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Chemical Test Procedures for Quality Assurance in Dairy Products

Chemical Test Procedures for Quality Assurance in Dairy Products

Listed here are the conventional chemical test procedures that are carried out on dairy products to assure quality of the products. You will realize that I have not indicated the lactoscan equipment in any of these tests.

The machine can execute some of the tests indicated here automatically and give you a printout of the results or display the results on its screen. Since it is not possible for everybody to access the lactoscan, these methods remain very instrumental and in some cases, they have to be done to confirm the lactoscan results.

These tests remain to be the most reliable quality assurance measures in the industry going by the local industry standards.

1. Chemical test procedures for determining the C.I.P detergent strength

The purpose of this method is to ensure accurate determination of concentration of detergents used for Cleaning In Place (C.I.P).

This work instruction covers the procedure for determination of strength of lye (NaOH) and Nitric acid (NHO3)

Necessary Apparatus and Reagents

Preparation Instructions

  1. Calculate the acid concentration by multiplying the titer value by the factor 0.233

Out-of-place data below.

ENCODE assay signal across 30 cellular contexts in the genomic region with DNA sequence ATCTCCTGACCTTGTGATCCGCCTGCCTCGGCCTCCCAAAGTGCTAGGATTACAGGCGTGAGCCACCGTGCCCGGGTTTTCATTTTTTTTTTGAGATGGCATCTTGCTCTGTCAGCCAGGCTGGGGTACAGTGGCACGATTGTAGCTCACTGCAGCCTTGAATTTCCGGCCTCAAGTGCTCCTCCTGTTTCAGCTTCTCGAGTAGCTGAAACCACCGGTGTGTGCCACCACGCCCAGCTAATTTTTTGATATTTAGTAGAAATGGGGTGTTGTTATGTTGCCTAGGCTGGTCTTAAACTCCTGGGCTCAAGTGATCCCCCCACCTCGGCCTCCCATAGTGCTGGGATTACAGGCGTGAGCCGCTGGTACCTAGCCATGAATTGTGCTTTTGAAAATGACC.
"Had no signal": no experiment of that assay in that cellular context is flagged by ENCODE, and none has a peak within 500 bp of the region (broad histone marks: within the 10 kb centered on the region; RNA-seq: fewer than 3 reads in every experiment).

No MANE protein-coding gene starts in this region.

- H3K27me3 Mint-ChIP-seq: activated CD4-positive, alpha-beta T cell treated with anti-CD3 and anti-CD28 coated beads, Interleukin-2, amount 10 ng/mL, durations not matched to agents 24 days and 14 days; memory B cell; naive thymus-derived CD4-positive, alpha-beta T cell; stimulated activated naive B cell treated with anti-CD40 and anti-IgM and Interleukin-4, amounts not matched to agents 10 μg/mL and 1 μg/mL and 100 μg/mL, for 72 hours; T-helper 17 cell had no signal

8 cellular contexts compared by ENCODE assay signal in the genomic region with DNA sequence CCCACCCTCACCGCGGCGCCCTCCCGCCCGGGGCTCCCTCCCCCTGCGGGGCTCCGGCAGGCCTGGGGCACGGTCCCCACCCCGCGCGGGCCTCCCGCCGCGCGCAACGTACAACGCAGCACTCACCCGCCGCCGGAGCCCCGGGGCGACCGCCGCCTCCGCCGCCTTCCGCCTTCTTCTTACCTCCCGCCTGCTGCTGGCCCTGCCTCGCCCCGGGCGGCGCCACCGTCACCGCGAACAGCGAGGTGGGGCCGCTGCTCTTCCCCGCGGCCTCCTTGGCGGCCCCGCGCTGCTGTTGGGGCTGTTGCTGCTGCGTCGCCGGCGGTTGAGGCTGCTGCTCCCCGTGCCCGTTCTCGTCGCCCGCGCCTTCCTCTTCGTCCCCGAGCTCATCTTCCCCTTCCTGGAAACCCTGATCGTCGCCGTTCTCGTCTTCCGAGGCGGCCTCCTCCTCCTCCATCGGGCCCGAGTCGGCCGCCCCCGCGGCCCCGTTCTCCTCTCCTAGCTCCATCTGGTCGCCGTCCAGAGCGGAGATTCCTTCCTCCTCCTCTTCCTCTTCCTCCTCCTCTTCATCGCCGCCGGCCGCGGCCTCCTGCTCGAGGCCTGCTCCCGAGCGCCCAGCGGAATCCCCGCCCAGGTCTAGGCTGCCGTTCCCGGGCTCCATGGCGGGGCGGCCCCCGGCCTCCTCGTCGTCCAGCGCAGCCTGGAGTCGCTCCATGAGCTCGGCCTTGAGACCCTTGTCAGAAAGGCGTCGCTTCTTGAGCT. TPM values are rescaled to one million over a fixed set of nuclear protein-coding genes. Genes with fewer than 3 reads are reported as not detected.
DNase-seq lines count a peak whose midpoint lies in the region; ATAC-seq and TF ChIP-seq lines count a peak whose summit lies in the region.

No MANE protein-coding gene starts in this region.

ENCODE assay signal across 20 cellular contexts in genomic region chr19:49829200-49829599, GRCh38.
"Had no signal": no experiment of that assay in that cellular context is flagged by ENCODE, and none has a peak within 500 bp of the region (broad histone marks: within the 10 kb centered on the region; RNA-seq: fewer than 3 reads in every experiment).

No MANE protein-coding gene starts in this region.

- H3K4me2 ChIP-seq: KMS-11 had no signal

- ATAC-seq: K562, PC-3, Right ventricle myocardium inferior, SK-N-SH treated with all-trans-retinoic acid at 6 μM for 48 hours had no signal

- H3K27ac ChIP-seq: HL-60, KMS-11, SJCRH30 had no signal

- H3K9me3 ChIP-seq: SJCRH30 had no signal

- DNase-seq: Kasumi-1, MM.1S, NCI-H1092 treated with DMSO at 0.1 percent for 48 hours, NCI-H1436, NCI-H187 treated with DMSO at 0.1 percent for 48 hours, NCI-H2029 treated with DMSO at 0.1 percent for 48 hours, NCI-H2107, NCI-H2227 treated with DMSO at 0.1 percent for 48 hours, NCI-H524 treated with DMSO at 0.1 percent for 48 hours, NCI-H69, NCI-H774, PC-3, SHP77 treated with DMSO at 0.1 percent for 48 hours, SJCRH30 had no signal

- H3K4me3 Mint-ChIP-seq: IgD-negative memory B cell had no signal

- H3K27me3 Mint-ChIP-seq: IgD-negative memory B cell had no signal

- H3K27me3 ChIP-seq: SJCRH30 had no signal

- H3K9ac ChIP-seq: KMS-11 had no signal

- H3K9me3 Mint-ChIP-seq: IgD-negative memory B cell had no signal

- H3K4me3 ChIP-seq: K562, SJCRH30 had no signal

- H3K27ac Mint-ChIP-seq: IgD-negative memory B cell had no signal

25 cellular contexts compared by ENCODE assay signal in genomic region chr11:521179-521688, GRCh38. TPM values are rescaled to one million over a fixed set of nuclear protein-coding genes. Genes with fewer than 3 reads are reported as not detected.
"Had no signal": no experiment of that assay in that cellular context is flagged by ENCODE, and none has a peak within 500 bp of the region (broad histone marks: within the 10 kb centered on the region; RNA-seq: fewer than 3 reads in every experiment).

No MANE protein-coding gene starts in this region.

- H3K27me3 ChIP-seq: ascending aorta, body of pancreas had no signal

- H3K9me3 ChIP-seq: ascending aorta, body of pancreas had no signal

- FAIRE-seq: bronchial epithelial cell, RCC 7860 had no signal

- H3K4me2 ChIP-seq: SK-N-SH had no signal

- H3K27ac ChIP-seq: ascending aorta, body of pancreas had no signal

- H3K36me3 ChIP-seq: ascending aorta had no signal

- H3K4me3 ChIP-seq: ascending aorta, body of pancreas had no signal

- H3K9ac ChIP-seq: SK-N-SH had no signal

2. To determine the acid strength, titrate the acid sample against 0.1 N NaOH solution until the colour changes from clear to purple
  3. Calculate the % concentration by multiplying the titre by the factor 0.133
  4. Record the titer value obtained
  5. Add 2-3 drops of phenolphthalein indicator and titrate against 0.1 N Hcl solution until the pink colour disappears.
  6. Draw 3 ml of lye solution using the 10 ml pipette and transfer into a beaker cup
  7. Fill the 50 ml burette with 0.1N Hcl solution and adjusted to the 0.0ml mark
  8. To determine lye concentration, titrate the lye sample against 0.1N Hcl

2. Chemical test procedures for determining density

The purpose of this method is to ensure uniform practice in determination of density of both raw and pasteurized milk.


  • Lactometer jar
  • Milk lactometer (with a valid Calibration certificate).
  • Thermometer range 10 -110°C (calibrated)

Preparation Instructions

  • Raise the temperature of the milk sample to 40°C; keep the sample at 40°C for 5 minutes. During this time, mix the sample by rotating and inverting. Cool to 20°C, mix again.